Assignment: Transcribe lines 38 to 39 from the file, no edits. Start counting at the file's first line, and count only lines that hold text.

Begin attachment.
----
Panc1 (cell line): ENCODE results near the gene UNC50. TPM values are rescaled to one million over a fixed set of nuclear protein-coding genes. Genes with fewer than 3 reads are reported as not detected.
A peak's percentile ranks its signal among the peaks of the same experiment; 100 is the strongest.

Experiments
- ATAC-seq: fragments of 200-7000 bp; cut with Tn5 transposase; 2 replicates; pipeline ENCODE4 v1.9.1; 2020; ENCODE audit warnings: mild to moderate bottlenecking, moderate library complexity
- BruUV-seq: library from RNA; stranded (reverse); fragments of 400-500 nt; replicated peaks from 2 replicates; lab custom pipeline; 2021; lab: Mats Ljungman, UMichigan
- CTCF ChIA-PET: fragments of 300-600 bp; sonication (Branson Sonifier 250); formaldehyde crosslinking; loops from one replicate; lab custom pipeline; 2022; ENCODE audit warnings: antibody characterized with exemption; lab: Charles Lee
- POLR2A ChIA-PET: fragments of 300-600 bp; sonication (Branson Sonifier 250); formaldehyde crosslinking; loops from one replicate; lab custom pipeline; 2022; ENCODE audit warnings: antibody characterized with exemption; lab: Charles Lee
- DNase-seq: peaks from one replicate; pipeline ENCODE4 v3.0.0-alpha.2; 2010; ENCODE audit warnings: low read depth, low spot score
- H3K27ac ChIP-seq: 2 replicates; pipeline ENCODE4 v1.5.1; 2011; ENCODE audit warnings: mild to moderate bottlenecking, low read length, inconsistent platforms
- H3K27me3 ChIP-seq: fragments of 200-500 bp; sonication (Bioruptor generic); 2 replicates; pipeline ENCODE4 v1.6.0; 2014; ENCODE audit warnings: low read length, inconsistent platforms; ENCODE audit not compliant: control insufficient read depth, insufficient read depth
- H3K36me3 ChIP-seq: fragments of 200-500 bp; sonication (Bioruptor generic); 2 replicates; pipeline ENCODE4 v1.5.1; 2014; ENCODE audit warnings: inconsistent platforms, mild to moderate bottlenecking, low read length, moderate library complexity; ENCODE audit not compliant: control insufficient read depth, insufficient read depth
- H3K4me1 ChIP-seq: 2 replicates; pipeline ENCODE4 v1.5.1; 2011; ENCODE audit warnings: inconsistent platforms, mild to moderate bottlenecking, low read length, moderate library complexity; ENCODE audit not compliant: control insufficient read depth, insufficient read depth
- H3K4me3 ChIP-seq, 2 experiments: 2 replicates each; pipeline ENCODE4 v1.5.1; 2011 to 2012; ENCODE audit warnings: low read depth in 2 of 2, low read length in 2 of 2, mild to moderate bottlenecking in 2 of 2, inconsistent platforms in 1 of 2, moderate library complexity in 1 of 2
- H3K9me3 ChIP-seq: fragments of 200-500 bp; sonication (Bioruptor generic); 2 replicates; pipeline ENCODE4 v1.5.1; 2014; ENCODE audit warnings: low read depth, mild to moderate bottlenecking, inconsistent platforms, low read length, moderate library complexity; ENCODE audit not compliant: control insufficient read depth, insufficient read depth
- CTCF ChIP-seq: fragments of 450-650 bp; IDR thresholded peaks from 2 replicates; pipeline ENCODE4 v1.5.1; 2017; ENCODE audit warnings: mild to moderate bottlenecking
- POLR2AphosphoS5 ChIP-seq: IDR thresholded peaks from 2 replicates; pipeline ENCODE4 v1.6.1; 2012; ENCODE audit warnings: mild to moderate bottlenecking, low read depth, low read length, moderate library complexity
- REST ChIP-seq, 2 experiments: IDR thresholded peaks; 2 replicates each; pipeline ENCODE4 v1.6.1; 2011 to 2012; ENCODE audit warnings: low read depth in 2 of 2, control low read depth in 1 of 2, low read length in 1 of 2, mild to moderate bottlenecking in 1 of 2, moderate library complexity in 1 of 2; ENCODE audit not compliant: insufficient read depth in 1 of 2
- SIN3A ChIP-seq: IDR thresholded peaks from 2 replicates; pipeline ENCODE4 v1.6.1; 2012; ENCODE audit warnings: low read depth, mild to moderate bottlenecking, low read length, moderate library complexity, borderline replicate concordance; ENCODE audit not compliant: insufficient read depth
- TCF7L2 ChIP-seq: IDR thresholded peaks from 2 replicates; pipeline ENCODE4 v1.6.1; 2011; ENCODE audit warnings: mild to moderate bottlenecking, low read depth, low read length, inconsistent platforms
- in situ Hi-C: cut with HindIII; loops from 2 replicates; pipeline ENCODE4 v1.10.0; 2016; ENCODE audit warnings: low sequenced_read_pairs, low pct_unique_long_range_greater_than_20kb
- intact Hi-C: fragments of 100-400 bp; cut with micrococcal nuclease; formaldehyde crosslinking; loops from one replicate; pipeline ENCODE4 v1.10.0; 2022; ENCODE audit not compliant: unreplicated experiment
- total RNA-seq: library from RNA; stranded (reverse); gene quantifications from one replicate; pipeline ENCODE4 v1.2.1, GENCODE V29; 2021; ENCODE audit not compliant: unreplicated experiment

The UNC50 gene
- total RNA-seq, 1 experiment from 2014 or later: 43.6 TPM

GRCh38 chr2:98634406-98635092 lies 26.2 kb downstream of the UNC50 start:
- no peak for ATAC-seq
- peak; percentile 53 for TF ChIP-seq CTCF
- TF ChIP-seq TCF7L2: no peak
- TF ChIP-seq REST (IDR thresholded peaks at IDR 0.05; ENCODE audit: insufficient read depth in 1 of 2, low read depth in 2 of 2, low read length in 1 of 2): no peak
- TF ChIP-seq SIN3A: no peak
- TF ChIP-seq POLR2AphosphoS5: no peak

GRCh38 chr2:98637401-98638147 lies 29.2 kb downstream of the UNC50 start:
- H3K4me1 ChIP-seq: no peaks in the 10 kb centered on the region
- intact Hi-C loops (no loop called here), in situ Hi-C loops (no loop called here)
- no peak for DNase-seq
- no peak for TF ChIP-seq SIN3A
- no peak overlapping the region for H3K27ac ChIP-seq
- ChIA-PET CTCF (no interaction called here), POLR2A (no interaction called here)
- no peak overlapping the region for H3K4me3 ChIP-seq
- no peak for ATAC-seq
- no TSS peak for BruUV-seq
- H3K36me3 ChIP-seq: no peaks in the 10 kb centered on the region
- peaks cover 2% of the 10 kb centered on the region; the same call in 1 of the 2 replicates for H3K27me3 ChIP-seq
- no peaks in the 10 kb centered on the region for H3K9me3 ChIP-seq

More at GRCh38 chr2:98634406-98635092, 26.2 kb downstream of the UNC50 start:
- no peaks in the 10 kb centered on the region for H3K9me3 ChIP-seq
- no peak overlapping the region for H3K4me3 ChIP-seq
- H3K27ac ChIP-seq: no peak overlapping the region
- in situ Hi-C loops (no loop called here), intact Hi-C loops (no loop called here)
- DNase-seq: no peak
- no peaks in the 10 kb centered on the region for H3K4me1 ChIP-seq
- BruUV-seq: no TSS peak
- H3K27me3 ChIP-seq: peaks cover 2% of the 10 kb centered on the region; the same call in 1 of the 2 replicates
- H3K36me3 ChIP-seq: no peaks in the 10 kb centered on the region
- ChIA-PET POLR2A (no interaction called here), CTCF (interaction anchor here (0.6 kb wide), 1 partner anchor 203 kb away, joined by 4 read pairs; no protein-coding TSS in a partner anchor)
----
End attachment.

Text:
- ChIA-PET CTCF (no interaction called here), POLR2A (no interaction called here)
- no peak overlapping the region for H3K4me3 ChIP-seq